These example sentences are selected automatically from various online news sources to reflect current usage of the word 'immunity.' Views expressed in the examples do not represent the opinion of Merriam-Webster or its editors. Send us feedback.

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First Known Use of immunity

14th century, in the meaning defined above

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Statistics for immunity

Last Updated

14 Oct 2019

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Time Traveler for immunity

The first known use of immunity was in the 14th century

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More Definitions for immunity

immunity

noun

English Language Learners Definition of immunity

medical : the power to keep yourself from being affected by a disease
: special protection from what is required for most people by law

immunity

noun
im·​mu·​ni·​ty | \ i-ˈmyü-nə-tē How to pronounce immunity (audio) \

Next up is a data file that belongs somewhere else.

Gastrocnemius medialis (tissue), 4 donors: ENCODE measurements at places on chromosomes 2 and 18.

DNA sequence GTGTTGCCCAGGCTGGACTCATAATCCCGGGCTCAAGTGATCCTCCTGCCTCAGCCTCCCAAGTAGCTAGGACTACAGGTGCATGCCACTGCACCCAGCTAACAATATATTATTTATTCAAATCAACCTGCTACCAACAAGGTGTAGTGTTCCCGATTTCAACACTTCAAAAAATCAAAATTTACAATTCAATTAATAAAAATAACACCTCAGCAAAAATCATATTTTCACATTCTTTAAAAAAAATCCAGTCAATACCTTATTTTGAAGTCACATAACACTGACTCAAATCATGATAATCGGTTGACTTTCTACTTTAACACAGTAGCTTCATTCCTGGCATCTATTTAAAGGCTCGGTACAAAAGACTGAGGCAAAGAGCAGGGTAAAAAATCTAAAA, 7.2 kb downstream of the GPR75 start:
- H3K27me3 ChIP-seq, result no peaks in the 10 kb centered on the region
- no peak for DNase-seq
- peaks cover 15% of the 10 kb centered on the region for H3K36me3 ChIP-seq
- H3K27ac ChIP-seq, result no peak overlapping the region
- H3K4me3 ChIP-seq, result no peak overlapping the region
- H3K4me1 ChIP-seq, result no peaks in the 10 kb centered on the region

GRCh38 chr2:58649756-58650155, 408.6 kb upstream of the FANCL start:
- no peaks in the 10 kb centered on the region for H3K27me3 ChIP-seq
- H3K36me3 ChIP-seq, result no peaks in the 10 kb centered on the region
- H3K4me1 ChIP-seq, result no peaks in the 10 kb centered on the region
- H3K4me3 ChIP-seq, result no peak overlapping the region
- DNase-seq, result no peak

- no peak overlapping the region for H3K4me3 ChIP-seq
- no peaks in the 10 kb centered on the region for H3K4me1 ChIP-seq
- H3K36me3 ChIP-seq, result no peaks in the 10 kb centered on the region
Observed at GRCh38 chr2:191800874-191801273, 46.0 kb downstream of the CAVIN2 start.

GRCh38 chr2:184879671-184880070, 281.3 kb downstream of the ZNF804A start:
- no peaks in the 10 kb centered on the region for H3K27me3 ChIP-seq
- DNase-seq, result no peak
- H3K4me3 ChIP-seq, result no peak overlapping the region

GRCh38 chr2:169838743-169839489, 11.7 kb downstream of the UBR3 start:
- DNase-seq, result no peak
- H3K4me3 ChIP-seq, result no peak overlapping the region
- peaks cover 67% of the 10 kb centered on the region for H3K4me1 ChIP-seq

plural immunities

Kids Definition of immunity

1 : freedom from an obligation or penalty to which others are subject immunity from punishment
2 : the power to resist infection whether natural or acquired (as by vaccination)

immunity

noun
im·​mu·​ni·​ty | \ im-ˈyü-nət-ē How to pronounce immunity (audio) \
plural immunities

Medical Definition of immunity

: the quality or state of being immune especially : a condition of being able to resist a particular disease especially through preventing development of a pathogenic microorganism or by counteracting the effects of its products — see acquired immunity, active immunity, natural immunity, passive immunity

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immunity

noun
im·​mu·​ni·​ty | \ i-ˈmyü-nə-tē How to pronounce immunity (audio) \
plural immunities

Legal Definition of immunity

1 : exemption from a duty or liability that is granted by law to a person or class of persons a defendant may not take the stand in his own behalf and then claim immunity from cross-examination— W. R. LaFave and A. W. Scott, Jr. also : the affirmative defense of having such an exemption
absolute immunity
: immunity from all personal civil liability without limits or conditions (as a requirement of good faith) — compare qualified immunity in this entry